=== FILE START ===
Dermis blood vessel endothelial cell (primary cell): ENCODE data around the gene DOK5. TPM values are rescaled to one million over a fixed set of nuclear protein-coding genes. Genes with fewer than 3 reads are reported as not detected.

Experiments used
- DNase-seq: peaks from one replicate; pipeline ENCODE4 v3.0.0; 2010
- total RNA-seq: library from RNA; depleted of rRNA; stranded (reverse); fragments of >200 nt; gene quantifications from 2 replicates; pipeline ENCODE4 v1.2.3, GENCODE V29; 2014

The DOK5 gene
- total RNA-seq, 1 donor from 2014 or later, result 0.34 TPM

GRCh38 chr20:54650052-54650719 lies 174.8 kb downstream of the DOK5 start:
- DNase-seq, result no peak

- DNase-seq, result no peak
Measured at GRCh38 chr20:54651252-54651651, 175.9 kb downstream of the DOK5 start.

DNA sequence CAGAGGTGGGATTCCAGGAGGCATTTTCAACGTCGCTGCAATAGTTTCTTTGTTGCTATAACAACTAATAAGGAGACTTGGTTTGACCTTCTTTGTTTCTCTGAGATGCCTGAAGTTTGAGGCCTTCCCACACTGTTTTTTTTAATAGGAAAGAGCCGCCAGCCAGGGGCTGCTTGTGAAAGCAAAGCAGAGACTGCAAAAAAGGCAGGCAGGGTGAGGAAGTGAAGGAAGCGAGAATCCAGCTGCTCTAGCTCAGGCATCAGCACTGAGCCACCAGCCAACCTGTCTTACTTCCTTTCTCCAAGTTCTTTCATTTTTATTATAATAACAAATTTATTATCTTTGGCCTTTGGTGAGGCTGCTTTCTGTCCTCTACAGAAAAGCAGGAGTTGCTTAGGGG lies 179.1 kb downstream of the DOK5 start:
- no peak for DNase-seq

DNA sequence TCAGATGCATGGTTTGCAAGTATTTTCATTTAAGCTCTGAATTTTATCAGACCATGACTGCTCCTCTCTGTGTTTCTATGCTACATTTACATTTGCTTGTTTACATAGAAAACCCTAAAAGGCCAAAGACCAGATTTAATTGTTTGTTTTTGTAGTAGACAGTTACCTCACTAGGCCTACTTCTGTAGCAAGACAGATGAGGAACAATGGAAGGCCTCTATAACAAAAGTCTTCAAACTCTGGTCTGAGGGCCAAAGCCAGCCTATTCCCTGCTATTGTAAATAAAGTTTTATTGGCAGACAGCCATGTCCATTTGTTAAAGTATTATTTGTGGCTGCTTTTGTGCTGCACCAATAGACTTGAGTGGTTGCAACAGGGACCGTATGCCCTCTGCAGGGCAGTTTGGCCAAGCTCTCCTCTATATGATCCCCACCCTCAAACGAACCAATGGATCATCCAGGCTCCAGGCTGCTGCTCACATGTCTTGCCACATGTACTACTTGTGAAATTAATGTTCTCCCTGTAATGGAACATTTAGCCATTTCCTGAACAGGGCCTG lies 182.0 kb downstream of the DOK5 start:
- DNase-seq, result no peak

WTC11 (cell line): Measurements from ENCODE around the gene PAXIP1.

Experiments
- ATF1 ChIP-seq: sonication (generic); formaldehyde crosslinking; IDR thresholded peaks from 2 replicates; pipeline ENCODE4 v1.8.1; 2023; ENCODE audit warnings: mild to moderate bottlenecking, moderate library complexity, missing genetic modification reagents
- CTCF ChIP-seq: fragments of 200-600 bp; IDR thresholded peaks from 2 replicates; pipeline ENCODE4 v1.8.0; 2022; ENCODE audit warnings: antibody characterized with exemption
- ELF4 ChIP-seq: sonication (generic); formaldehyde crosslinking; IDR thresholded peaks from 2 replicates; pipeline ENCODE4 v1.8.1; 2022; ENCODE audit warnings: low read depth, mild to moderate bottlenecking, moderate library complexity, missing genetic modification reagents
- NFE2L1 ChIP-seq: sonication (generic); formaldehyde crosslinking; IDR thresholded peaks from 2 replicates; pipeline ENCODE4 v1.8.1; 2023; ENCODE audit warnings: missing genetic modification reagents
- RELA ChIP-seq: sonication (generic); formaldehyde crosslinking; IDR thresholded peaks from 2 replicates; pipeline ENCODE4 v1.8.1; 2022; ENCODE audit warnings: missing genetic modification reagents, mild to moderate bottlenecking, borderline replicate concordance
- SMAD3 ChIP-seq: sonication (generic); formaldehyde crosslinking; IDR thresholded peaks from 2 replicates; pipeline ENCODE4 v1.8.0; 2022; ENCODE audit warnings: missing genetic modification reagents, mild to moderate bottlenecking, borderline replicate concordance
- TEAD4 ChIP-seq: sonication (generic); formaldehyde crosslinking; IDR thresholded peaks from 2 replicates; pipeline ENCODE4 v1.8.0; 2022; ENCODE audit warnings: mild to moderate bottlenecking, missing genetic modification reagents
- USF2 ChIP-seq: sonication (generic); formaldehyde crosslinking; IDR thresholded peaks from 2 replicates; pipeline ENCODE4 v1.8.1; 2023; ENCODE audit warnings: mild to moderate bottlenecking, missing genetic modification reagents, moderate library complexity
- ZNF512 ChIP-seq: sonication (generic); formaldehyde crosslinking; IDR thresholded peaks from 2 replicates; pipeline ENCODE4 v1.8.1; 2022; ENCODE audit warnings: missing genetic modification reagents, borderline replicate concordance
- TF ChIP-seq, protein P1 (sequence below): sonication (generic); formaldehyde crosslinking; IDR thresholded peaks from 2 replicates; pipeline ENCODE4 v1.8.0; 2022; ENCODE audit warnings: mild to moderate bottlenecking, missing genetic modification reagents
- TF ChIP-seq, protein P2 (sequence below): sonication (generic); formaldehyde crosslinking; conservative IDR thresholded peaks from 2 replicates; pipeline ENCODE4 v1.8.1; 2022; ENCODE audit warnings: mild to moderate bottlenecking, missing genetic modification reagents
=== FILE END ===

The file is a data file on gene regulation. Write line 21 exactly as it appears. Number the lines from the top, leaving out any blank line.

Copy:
- RELA ChIP-seq: sonication (generic); formaldehyde crosslinking; IDR thresholded peaks from 2 replicates; pipeline ENCODE4 v1.8.1; 2022; ENCODE audit warnings: missing genetic modification reagents, mild to moderate bottlenecking, borderline replicate concordance